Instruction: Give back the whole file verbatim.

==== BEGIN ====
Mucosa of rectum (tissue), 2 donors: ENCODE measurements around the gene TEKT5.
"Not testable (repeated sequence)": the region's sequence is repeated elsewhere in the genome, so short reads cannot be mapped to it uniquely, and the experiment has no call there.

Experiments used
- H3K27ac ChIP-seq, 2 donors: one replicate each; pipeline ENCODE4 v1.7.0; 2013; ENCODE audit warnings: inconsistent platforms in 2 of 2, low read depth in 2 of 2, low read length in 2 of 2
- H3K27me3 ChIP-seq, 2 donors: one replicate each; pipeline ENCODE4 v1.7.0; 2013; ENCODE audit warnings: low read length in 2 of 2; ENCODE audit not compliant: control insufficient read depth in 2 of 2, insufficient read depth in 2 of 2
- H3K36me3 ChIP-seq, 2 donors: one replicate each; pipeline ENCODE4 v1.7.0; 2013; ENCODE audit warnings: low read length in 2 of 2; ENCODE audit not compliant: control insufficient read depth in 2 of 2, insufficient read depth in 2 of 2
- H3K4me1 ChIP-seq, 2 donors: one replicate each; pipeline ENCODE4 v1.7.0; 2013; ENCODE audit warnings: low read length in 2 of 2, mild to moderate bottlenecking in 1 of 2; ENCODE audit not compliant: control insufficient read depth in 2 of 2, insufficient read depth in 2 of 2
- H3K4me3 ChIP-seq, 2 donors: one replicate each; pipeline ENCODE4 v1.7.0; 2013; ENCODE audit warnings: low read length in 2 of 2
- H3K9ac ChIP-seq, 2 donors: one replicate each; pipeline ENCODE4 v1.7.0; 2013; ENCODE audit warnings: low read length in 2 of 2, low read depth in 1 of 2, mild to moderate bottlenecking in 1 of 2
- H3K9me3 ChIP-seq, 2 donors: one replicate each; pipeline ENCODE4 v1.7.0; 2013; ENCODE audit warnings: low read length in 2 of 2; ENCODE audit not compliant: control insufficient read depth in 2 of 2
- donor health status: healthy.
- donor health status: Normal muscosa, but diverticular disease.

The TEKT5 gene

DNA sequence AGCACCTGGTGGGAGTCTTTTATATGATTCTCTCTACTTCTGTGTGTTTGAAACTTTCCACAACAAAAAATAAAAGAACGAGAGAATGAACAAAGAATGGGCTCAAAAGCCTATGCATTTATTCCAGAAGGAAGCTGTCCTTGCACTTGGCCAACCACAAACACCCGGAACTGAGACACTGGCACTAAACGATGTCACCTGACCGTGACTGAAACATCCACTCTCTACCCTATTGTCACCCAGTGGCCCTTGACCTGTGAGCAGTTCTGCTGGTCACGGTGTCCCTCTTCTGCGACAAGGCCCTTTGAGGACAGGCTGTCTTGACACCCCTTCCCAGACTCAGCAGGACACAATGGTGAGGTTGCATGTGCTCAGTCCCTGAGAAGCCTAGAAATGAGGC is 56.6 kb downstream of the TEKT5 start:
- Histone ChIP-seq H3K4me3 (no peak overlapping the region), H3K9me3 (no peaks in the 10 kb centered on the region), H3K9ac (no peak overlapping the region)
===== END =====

Mucosa of rectum (tissue), 2 donors: ENCODE measurements around the gene TEKT5.
"Not testable (repeated sequence)": the region's sequence is repeated elsewhere in the genome, so short reads cannot be mapped to it uniquely, and the experiment has no call there.

Experiments used
- H3K27ac ChIP-seq, 2 donors: one replicate each; pipeline ENCODE4 v1.7.0; 2013; ENCODE audit warnings: inconsistent platforms in 2 of 2, low read depth in 2 of 2, low read length in 2 of 2
- H3K27me3 ChIP-seq, 2 donors: one replicate each; pipeline ENCODE4 v1.7.0; 2013; ENCODE audit warnings: low read length in 2 of 2; ENCODE audit not compliant: control insufficient read depth in 2 of 2, insufficient read depth in 2 of 2
- H3K36me3 ChIP-seq, 2 donors: one replicate each; pipeline ENCODE4 v1.7.0; 2013; ENCODE audit warnings: low read length in 2 of 2; ENCODE audit not compliant: control insufficient read depth in 2 of 2, insufficient read depth in 2 of 2
- H3K4me1 ChIP-seq, 2 donors: one replicate each; pipeline ENCODE4 v1.7.0; 2013; ENCODE audit warnings: low read length in 2 of 2, mild to moderate bottlenecking in 1 of 2; ENCODE audit not compliant: control insufficient read depth in 2 of 2, insufficient read depth in 2 of 2
- H3K4me3 ChIP-seq, 2 donors: one replicate each; pipeline ENCODE4 v1.7.0; 2013; ENCODE audit warnings: low read length in 2 of 2
- H3K9ac ChIP-seq, 2 donors: one replicate each; pipeline ENCODE4 v1.7.0; 2013; ENCODE audit warnings: low read length in 2 of 2, low read depth in 1 of 2, mild to moderate bottlenecking in 1 of 2
- H3K9me3 ChIP-seq, 2 donors: one replicate each; pipeline ENCODE4 v1.7.0; 2013; ENCODE audit warnings: low read length in 2 of 2; ENCODE audit not compliant: control insufficient read depth in 2 of 2
- donor health status: healthy.
- donor health status: Normal muscosa, but diverticular disease.

The TEKT5 gene

DNA sequence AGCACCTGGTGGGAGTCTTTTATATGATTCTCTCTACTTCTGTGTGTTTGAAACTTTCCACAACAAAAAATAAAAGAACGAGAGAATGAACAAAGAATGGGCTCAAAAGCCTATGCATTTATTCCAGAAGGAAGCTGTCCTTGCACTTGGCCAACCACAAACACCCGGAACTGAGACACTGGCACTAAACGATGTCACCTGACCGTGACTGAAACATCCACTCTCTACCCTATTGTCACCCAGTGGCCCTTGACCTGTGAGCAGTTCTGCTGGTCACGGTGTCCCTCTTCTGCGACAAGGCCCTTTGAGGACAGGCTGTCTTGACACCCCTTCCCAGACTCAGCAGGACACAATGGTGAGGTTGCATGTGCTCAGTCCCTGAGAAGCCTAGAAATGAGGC is 56.6 kb downstream of the TEKT5 start:
- Histone ChIP-seq H3K4me3 (no peak overlapping the region), H3K9me3 (no peaks in the 10 kb centered on the region), H3K9ac (no peak overlapping the region)